Learning in a lockdown: children, kindness and social change

“If you are not kind to everyone, then you are just not kind.”

Alison Body
26 April 2020, 7.29pm
Flickr/Grid Arendal. CC BY-NC-SA 2.0

If you happen upon our home in a quiet corner of Kent in England, you’ll see two colourful rainbow paintings in our front window. Like children from across the world, our two boys painted these displays to symbolise a sense of collective hope and connectivity to friends and strangers amidst the coronavirus pandemic. Similarly, on Thursday nights, like many in our community we’ve stood proudly on our doorstep, clapping for key workers and those in the National Health Service who are on the frontlines of the crisis.

Whilst these acts vary in style, similar displays of kindness for the collective good are happening all across the globe. As children engage in them more widely, we have a great opportunity to help them understand how empathy, compassion and solidarity play into long-term social change, orientated around ideas of social justice, fairness and equality.

Almost overnight, much of our society became motionless. Most children stopped going to school, after-school activities were halted, events cancelled or postponed, and days out replaced by time at home. New conversations about compassion and empathy have sprung up in these radically-different circumstances. Beneath the sheen of anxiety, fear and concern, we are inundated by stories of kindness, voluntary action and everyday heroism.

Children are exposed to these stories, and many are actively participating in such acts, from paintings and messages of hope to helping to prepare food parcels for those who are most vulnerable, or are self-isolating without enough support. But ‘teaching’ children about kindness is far from straightforward, as my research shows.

In conducting a study around giving and kindness to strangers with over 150 children aged 4-8 years old in the UK, I and my colleagues found that children are, more often than not, naturally kind and inclined towards social justice. For children, kindness is more than an individual act to celebrate; it’s also an embodiment of a set of behaviours, actions and values that are rooted in ideas of fairness and empathy - the building blocks of social justice, equality and democracy. As one six-year-old child told us: “If you are not kind to everyone, then you are just not kind.”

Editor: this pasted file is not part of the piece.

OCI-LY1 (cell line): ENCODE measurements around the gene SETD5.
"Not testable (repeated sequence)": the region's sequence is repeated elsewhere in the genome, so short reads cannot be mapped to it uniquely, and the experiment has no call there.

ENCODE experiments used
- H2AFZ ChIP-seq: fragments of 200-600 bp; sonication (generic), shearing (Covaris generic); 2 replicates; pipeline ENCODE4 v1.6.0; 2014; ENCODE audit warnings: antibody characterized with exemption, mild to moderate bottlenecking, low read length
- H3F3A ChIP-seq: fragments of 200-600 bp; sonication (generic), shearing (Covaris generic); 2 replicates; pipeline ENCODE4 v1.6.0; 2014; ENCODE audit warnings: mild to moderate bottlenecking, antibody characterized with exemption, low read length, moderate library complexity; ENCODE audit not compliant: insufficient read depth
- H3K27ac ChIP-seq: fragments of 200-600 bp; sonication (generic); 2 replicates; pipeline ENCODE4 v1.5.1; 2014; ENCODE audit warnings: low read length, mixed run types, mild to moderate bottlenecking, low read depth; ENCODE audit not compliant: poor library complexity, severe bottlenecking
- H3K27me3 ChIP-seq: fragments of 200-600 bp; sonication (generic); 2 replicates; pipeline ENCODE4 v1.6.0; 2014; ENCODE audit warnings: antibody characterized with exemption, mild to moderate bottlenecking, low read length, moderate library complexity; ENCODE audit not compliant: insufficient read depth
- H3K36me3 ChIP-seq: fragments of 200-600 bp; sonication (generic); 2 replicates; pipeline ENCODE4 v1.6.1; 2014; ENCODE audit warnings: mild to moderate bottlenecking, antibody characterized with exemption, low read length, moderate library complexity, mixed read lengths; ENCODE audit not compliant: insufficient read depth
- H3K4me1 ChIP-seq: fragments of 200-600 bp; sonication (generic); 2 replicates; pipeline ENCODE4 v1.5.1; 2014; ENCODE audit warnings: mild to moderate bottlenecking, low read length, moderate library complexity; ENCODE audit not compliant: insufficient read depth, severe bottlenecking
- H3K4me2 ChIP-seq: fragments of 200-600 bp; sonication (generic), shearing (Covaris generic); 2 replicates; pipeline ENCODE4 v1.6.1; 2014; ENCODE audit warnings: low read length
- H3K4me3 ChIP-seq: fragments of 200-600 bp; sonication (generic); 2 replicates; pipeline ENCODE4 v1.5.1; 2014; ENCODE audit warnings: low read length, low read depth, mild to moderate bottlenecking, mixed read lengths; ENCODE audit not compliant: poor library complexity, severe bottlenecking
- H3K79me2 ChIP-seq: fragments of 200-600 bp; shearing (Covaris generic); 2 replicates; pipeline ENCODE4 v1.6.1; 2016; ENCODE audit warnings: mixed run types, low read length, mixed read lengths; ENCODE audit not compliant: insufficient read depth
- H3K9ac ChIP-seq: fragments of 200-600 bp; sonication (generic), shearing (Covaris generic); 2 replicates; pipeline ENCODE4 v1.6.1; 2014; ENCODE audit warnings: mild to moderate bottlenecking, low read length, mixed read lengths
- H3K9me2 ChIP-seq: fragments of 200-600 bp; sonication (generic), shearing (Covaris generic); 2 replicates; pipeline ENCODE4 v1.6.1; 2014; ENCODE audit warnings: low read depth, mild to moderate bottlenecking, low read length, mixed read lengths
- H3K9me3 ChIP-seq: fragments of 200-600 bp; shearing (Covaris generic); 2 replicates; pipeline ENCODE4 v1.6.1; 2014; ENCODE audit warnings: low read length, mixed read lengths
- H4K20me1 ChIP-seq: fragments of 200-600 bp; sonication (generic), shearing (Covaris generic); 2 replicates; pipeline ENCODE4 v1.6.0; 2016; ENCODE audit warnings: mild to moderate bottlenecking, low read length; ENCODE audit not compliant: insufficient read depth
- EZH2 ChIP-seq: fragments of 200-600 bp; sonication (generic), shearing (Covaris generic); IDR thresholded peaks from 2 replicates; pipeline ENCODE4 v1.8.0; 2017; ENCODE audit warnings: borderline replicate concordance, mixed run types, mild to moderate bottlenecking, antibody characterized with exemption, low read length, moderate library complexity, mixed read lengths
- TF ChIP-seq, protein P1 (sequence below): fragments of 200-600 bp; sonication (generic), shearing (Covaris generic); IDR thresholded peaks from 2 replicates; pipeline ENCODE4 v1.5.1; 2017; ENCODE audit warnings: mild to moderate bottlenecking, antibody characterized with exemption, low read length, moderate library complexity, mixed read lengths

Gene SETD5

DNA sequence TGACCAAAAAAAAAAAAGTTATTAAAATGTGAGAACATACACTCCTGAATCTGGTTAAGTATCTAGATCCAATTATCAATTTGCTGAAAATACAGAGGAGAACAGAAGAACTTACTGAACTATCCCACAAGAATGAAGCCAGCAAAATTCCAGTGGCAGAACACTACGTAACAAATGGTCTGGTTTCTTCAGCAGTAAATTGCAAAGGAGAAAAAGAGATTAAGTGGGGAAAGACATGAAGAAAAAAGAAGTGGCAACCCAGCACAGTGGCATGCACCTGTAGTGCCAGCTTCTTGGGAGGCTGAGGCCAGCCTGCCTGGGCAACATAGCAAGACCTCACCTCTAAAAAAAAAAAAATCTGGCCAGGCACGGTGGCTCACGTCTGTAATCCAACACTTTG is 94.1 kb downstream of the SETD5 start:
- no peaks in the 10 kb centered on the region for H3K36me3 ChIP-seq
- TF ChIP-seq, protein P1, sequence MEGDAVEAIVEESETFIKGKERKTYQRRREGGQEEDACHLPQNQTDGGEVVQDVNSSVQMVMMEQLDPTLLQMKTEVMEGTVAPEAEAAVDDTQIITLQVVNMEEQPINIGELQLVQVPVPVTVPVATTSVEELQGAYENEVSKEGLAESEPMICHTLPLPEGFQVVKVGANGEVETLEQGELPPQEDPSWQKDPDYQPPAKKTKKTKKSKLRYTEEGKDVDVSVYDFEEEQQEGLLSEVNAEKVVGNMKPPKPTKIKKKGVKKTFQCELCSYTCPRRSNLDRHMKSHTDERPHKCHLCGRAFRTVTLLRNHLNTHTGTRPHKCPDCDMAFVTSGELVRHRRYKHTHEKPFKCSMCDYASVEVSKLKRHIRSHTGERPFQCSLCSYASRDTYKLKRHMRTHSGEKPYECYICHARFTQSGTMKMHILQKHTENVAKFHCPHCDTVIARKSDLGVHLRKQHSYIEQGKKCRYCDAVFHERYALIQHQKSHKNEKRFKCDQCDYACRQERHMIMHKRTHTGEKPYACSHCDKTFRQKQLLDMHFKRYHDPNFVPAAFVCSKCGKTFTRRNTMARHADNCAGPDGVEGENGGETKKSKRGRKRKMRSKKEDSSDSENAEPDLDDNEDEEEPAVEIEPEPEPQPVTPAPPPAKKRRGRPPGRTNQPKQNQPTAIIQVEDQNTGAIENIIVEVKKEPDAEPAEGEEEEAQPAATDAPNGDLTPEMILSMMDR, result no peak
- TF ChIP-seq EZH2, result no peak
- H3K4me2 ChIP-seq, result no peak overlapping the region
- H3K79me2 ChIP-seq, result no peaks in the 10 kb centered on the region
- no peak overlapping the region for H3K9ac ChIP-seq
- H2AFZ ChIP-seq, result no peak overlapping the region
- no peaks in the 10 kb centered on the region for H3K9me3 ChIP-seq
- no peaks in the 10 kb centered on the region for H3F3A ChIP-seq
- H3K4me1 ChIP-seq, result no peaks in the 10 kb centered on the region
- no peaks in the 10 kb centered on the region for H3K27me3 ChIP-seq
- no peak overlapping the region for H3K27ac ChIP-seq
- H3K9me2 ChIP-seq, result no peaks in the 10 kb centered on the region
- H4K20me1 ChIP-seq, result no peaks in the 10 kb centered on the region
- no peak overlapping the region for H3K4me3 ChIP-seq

However, in our research we also found that, whilst children are regularly engaged in acts of charity and collective kindness from an early age in school, at home and in their communities, less than 20% of our sample were given the opportunity to engage in their giving decisions in a meaningful way, or indeed to understand why they are giving. As one five year old child commented: “We gave food at the Harvest festival; I think God must be hungry.”

Whilst we as a society may wish to establish helping others as a ‘habit’ for children, without critical engagement in such actions we undermine the very purpose of collective kindness, since we don’t engage children in understanding the underlying causes which result in the social injustices that we - and they - want to solve. Such an approach with younger children also underestimates their capabilities for engaging in social issues actively and critically.

We found that the children we talked to in our research were critically curious about these broader and deeper questions. Empowered by careful exploration of the charities and causes that appealed to them, many children continued to explore and reflect on their own views and behaviours, and those of the people around them, well after our project ended.

We saw that many children do take a critically-conscious approach in their acts of kindness in ways that are deeply rooted in social justice and ideas of equality. For example, an eight-year-old child, inspired by her engagement in litter picks, ended up championing a local campaign to introduce more recycling bins in her community that included fundraising and lobbying her local Member of Parliament.

How can we use these findings to explore the social and political importance of kindness with our children?

Kindness starts with appreciation.